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Prescott Demas, one of the original campers, accused the provincial government of hiding behind bylaws rather than confront the issues protesters are attempting to draw attention to. (Stephanie Taylor/CBC) Protesters and the Saskatchewan government presented arguments in court Thursday that could determine the fate of the teepees set up on a lawn in front of the provincial legislature.

Protesters with the Justice For Our Stolen Children Camp have been set up on green space in Regina’s Wascana Centre since February. They are pushing for changes to the province’s justice and child welfare system, both of which have high numbers of Indigenous young people.

Protesters and the provincial government have each launched separate court action over the justice camp.

The province is seeking a court order to have the camp removed, while protesters want a declaration that their camp is protected under the Charter of Rights and Freedoms and the arrest of six protestors on June 18 was unconstitutional.

In court, both sides began their arguments by defining what they believe the case to be about.

"This case is not about whether the protestors are advocating for an honourable cause. It is not about whether there are too many Indigenous children in foster care. It is not about whether the criminal justice system is fair for Indigenous people," Michael Morris, a lawyer representing the provincial government told the court.

"This case is about the government’s ability to regulate, administer and maintain land on Wascana Centre," he said.

Morris said the issue is that protestors are "usurping" the province’s authority to regulate the park. Morris said the protestors’ freedom of expression does not give them carte blanche to occupy land indefinitely.

The protestors’ lawyer Dan LeBlanc argued otherwise.

"This case is about the freedom to speak," he said.

"This case is about government attempts to quash speech, which is uncomfortable, speech which is inconvenient."

He argued the protesters are expressing themselves through forms like erecting teepees and burning a sacred fire.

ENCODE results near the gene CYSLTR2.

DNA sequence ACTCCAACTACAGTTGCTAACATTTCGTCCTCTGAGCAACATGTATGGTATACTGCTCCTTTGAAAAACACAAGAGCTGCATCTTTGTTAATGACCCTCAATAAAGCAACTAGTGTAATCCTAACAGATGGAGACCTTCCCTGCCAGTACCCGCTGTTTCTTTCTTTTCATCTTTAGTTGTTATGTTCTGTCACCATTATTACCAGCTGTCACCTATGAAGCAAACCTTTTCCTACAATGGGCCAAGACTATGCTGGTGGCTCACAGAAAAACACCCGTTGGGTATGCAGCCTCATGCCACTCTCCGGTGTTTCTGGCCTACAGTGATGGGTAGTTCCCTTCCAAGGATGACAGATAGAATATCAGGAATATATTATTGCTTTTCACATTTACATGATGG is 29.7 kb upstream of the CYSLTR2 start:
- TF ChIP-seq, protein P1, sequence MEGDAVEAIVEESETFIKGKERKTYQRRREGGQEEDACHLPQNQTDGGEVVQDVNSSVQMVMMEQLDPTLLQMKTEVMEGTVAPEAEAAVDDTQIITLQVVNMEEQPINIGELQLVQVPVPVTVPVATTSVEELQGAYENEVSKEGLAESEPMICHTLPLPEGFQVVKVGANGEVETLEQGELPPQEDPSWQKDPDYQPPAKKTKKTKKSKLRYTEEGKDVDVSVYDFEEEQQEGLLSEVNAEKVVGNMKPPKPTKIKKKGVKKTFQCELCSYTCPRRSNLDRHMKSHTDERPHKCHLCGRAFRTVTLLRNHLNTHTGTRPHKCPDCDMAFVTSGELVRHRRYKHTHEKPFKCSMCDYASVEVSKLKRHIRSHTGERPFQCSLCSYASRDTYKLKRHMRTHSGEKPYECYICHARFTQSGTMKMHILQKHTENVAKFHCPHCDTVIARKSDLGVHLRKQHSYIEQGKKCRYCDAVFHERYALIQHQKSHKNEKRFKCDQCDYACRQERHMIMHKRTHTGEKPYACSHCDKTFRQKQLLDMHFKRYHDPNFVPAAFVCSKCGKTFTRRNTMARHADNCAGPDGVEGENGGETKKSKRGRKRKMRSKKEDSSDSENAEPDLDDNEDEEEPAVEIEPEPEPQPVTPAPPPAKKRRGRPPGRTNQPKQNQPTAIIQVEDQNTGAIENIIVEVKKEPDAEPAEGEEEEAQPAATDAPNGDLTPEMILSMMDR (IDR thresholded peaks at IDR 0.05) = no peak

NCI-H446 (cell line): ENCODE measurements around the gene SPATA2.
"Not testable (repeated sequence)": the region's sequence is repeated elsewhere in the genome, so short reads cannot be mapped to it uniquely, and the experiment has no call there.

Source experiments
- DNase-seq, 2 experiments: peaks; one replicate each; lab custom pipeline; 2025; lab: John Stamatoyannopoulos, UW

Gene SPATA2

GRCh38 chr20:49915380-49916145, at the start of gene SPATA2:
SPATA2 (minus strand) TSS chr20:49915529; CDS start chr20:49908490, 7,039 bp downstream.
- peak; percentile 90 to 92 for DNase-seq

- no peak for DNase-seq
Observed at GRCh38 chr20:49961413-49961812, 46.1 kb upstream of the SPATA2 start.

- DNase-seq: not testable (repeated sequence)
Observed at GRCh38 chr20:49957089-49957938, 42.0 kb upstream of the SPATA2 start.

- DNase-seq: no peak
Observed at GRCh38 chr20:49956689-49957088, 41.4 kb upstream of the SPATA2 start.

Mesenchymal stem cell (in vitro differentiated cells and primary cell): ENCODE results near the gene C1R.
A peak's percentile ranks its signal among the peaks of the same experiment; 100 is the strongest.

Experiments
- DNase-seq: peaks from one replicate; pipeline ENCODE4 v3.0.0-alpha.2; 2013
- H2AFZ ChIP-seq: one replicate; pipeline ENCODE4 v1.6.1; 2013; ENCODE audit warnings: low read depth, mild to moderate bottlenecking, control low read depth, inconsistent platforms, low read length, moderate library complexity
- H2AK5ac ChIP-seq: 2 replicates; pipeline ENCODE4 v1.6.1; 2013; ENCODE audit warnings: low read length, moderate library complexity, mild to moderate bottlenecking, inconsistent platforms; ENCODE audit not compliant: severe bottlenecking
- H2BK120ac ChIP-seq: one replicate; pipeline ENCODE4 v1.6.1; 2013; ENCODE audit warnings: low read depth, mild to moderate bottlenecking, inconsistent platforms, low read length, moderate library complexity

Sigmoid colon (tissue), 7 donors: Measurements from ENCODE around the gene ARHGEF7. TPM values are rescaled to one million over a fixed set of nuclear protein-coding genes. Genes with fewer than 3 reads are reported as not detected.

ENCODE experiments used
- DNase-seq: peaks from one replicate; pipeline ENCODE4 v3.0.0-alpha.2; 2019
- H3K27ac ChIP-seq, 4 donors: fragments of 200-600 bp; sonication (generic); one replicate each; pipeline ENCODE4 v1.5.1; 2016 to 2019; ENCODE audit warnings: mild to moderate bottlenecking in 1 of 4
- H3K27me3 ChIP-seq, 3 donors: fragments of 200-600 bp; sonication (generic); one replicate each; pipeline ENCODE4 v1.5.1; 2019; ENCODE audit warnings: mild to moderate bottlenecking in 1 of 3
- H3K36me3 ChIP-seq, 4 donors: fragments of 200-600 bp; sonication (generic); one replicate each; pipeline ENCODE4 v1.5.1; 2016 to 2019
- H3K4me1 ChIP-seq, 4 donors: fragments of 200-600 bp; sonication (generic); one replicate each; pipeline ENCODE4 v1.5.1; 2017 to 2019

He characterized the protesters’ actions as political speech — which he said ought to be afforded high protection — in regards to the justice and child welfare systems, saying the Wascana Park bylaws do not make exceptions for this kind of speech.

LeBlanc also argued the bylaws do not strike a balance with the actions of June 18, where Regina police arrested six people and the Provincial Capital Commission dismantled the lone teepee.

The protesters’ legal counsel told court on Thursday that police caved to the mounting political pressure from the provincial government and PCC when it arrested demonstrators.

"[The government] were like a dog with a bone. They wanted these protestors out of their life," lawyer Meara Conway said.Court heard that, according to the provincial government, the park’s west lawn is a popular spot, and to date nine events have had to be relocated.Prescott Demas, one of the original campers, accused the provincial government of hiding behind bylaws rather than confront the issues protesters are attempting to draw attention to."This is an issue that is not singular — this is a systemic issue that 151 years of it’s going through," Demas said."It’s going to give us an opportunity for our voices to be heard," he added of the court process."Whether it’s through the justice system or the child welfare system, our children are important for us and that’s why we’re here," said Richelle Dubois, a long-time protest camp regular.Dubois’ son Haven died in 2015, his death ruled an accidental drowning. Dubois has been calling for an inquiry into his death.In June, police arrested six protesters seated inside a teepee at the camp and the camp was dismantled. The camp wants declarations from the court […]

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